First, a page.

The KPCC president and the Excise Minister are not exactly on the same page in the bar licence row

Ever since the State government decided not to renew the licences of 418 bars, Kerala has been witness to a verbal sparring between Kerala Pradesh Congress Committee (KPCC) president V.M. Sudheeran and Excise Minister K. Babu. Two months have passed, but there is no sign of their battle of wits reaching some finality or the row over bar licence being resolved.

A die-hard prohibitionist, Mr. Sudheeran has not hesitated to throw barbs at the Congress-led United Democratic Front (UDF) government over the issue at public meetings. Crimes and accidents, he has stated many a time citing police statistics, have dropped after the closure of the 418 ‘tainted’ bars. Why, even the number of people lying on pavements in drunken stupor has dropped, he says.

Mr. Babu thinks otherwise and he too has figures to back him up, though these are from his own department. According to the Minister, the closure of the bars has not brought down the level of alcohol consumption in the State. Habitual drinkers are still buying liquor from the outlets of the Kerala State Beverages Corporation (Bevco) and guzzling it with gusto, he says, putting the rise in liquor sale from Bevco outlets at 22 per cent. Six lakh additional litres of liquor was sold in the first two weeks of May as compared to the same period last year and revenue from liquor sales touched Rs.92 crore in April whereas the figure was Rs.63 crore for the corresponding period in 2013, he says.

After joining the issue initially, Chief Minister Oommen Chandy has backed out from the fray, giving the impression that he wants the problem to find its own solution or a solution to come from beyond the government and the party.

A costly good turn?

Is there something more than meets the eye behind the UDF leadership’s recommendation that the Kerala Conservation of Paddy Land and Wetland Act, 2008, be amended? Perhaps not, but it looks like a good turn for those running wood-based industrial units, particularly those clustered in Ernakulam.

The plywood industry in the district has been flourishing in the district, but at the cost of environment. An Empowered Committee appointed by the Supreme Court, based on a petition filed by a Perumbavur resident, had found that many of the industrial units in question had violated the Land Utilisation Order, 1967, by setting up units in illegally filled up agricultural fields. Now that the political leadership has expressed itself in favour of amending the Kerala Conservation of Paddy Land and Wetland Act, the plywood industry owners have every reason to feel happy. But, will the residents take it lying down?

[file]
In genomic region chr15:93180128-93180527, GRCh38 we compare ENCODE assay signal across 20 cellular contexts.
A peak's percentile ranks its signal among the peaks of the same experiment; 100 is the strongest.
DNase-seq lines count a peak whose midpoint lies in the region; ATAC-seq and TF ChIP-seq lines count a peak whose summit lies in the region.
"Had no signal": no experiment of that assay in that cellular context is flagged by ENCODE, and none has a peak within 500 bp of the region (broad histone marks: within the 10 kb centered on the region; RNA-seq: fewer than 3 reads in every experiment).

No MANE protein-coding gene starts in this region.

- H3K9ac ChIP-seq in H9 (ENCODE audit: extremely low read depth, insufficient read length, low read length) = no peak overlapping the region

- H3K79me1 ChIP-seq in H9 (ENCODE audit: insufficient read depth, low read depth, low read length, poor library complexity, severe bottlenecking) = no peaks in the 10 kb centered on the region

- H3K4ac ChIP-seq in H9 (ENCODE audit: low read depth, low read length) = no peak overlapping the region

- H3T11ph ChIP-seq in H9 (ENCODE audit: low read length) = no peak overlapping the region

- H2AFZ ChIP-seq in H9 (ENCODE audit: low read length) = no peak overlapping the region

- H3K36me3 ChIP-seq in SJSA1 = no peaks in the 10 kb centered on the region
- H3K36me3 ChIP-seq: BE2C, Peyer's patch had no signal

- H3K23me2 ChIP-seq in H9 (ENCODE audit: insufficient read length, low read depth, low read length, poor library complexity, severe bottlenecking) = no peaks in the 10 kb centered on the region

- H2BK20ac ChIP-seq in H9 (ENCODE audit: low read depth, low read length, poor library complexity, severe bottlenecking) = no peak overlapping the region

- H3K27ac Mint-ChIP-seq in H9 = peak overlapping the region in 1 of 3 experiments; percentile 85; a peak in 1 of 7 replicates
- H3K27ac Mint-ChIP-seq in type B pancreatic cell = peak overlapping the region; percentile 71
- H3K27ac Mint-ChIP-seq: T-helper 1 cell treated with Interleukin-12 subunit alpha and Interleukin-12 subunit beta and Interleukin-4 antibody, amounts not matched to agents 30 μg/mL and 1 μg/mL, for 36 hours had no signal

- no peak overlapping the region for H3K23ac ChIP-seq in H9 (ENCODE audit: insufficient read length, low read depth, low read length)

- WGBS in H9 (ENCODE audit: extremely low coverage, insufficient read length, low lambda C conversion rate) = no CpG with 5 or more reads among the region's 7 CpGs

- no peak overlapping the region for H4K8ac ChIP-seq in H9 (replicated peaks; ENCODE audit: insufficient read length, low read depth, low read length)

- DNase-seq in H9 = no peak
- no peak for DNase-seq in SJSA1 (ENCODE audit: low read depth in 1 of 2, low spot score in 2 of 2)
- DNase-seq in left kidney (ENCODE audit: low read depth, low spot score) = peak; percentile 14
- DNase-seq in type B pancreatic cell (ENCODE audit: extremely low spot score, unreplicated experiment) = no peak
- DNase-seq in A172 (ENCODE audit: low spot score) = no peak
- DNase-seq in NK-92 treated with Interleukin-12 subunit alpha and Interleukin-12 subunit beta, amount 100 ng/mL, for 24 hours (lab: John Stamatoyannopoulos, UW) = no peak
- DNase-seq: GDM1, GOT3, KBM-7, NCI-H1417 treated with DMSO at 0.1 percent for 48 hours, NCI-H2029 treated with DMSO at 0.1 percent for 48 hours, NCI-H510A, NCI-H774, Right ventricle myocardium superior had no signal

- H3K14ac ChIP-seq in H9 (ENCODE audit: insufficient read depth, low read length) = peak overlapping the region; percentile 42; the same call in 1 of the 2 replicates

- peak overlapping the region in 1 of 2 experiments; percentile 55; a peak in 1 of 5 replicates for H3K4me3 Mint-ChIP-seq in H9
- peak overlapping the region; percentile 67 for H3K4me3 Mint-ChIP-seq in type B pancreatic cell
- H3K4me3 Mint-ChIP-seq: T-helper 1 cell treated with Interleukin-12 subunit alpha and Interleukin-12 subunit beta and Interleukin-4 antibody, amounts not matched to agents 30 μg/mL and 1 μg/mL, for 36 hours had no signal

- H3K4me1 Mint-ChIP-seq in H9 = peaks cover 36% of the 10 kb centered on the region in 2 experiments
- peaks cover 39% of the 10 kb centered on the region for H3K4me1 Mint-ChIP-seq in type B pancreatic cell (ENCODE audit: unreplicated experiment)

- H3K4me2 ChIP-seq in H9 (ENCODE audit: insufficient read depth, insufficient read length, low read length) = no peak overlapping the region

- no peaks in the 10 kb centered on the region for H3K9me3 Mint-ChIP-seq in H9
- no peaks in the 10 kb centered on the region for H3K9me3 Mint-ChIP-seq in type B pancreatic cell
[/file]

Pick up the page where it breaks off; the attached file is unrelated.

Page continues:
No trust, but no move

When the UDF shied away from moving a no-confidence motion against the LDF-controlled Kollam municipal corporation council, the political reasons behind the decision were obvious. But what went unnoticed was the second reason: the UDF councillors’ fears about the people of Kollam turning against them over the garbage issue at a time when the local body elections are round the corner.

With 27 members each in the 55-member corporation, UDF and LDF have equal strength in the corporation council. The lone PDP member is reportedly ready to back the UDF motion, but KPCC president V.M. Sudheeran is averse to using PDP support to push through the no-trust motion. But what weighed more with the UDF corporators was the garbage menace. If UDF takes over the corporation administration, the people would expect it to provide a solution for the garbage menace. Since an easy solution is almost impossible, it would be better to let the LDF carry on for some more time so that the UDF could gain some additional mileage in the elections, so went the argument. Finally, that argument appears to have won the day and LDF is still in control of the corporation.

An uphill task

The Idukki district administration appears to be on a revamp mode with the aim of bringing the 12 district government offices under a single roof at Painavu. The offices are now spread over different parts of Thodupuzha and Kattappana, but District Collector Ajit Patil’s plans to bring all of them under a single roof might hit a road block if the transportation facilities in the district do not get a leg-up.

Though the collectorate is located almost at the centre of the district, it is a tough task for the people and officials to negotiate their way through the forest area. Given the limited transportation facilities to reach the collectorate, people from remote parts of the district must stay at Cheruthoni overnight and proceed the next morning.

There are only a few buses on the Thodupuzha-Puliyanmala State Highway, which passes through the Idukki wildlife sanctuary. There are jeeps that ply in the route, but they too will not be available between 10 a.m. and 5 p.m. Which means the Collector’s first task would be to improve the transport facilities and then think of bringing the entire district administration under one roof, and that is easier said than done.

With inputs from Biju Govind (Kozhikode), R. Ramabhadran Pillai (Kochi), Ignatius Pereira (Kollam), and Giji K. Raman (Idukki)

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